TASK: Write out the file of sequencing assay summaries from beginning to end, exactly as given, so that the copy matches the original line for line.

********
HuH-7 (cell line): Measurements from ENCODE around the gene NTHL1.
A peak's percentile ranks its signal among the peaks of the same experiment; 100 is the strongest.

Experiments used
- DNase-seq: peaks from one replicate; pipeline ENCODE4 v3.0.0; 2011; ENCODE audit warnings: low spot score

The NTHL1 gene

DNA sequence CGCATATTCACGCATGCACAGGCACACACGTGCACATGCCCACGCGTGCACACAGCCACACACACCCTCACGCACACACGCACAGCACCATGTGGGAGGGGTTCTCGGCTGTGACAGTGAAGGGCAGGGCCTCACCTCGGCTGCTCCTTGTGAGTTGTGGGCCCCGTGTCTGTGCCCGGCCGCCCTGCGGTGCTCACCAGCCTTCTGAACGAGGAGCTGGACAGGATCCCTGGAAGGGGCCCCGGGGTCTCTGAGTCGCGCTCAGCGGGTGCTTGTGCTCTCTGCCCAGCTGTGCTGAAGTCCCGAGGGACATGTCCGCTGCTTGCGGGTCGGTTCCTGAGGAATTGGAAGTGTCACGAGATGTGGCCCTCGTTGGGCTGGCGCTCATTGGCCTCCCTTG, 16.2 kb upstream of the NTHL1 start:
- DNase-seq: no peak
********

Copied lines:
HuH-7 (cell line): Measurements from ENCODE around the gene NTHL1.
A peak's percentile ranks its signal among the peaks of the same experiment; 100 is the strongest.

Experiments used
- DNase-seq: peaks from one replicate; pipeline ENCODE4 v3.0.0; 2011; ENCODE audit warnings: low spot score

The NTHL1 gene

DNA sequence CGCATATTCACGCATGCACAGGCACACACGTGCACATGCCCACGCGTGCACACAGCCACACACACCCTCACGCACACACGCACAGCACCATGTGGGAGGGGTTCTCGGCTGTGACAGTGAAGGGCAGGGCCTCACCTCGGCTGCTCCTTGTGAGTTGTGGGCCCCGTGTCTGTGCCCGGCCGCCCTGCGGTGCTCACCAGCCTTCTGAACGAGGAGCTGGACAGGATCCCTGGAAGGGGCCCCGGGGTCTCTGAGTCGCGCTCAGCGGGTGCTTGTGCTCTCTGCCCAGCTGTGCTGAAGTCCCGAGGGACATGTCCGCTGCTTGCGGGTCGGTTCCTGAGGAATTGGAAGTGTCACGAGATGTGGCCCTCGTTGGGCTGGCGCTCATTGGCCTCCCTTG, 16.2 kb upstream of the NTHL1 start:
- DNase-seq: no peak